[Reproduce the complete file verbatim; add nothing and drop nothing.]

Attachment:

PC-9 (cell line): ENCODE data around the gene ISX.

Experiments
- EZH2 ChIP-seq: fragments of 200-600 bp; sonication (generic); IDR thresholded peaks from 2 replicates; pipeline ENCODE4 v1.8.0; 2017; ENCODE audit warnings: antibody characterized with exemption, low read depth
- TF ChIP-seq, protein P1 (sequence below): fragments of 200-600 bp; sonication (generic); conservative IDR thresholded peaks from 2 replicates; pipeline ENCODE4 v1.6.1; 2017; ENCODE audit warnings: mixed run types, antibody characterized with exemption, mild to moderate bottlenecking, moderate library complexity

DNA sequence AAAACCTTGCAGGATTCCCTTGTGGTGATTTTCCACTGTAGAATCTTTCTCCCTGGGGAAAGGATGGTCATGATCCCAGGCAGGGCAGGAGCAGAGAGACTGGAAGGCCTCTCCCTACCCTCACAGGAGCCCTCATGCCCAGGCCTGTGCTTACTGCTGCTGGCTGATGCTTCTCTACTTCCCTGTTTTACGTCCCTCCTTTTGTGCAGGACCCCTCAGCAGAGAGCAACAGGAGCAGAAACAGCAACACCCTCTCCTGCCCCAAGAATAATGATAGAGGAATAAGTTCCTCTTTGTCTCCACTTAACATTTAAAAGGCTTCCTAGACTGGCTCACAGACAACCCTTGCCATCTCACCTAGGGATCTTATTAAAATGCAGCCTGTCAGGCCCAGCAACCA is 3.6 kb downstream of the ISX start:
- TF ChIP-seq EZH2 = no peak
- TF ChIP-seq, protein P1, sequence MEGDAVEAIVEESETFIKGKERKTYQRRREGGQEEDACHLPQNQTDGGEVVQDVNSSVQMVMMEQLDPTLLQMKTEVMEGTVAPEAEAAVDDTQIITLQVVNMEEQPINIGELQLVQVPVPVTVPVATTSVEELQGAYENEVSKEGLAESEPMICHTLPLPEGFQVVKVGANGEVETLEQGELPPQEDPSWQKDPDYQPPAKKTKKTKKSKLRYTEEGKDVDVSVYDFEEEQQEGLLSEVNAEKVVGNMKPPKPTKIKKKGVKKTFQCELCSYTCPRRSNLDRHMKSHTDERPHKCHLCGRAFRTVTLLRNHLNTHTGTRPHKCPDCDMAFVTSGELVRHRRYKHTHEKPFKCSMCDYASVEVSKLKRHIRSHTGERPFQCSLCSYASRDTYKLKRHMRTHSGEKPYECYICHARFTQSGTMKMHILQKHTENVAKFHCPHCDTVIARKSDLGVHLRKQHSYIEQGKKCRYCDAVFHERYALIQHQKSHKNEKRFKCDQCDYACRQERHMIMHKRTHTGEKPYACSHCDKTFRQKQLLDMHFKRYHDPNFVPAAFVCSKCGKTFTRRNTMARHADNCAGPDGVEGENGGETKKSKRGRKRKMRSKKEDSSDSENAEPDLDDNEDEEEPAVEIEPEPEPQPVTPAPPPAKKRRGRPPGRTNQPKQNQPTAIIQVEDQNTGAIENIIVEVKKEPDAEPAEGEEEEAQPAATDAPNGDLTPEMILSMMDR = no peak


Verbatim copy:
PC-9 (cell line): ENCODE data around the gene ISX.

Experiments
- EZH2 ChIP-seq: fragments of 200-600 bp; sonication (generic); IDR thresholded peaks from 2 replicates; pipeline ENCODE4 v1.8.0; 2017; ENCODE audit warnings: antibody characterized with exemption, low read depth
- TF ChIP-seq, protein P1 (sequence below): fragments of 200-600 bp; sonication (generic); conservative IDR thresholded peaks from 2 replicates; pipeline ENCODE4 v1.6.1; 2017; ENCODE audit warnings: mixed run types, antibody characterized with exemption, mild to moderate bottlenecking, moderate library complexity

DNA sequence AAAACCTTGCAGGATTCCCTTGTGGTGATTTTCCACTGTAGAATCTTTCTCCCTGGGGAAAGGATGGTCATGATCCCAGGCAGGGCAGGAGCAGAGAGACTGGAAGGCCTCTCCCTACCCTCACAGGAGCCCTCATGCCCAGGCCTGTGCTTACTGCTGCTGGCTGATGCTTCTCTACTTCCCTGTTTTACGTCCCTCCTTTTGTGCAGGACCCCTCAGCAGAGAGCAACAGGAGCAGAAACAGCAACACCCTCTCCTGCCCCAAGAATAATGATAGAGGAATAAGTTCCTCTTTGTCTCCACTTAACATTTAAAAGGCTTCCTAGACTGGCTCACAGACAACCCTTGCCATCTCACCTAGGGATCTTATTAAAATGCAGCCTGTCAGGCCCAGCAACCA is 3.6 kb downstream of the ISX start:
- TF ChIP-seq EZH2 = no peak
- TF ChIP-seq, protein P1, sequence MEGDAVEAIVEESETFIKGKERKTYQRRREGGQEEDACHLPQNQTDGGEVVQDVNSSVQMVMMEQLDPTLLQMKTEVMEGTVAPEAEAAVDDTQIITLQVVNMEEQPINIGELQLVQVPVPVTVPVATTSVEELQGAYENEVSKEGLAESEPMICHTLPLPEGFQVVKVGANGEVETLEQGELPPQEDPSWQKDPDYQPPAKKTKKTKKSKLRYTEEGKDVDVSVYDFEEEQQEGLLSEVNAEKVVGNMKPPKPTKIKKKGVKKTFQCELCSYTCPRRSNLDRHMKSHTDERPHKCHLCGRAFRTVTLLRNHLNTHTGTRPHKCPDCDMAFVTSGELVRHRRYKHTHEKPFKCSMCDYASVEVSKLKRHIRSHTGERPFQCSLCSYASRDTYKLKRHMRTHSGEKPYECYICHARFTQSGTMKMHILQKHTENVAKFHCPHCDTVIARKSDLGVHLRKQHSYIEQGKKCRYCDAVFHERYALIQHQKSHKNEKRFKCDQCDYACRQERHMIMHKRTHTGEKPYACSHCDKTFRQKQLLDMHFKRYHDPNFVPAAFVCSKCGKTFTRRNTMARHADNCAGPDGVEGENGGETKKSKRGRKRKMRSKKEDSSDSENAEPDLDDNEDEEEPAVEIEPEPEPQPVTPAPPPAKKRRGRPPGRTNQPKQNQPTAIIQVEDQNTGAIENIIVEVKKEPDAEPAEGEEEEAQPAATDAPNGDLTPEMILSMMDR = no peak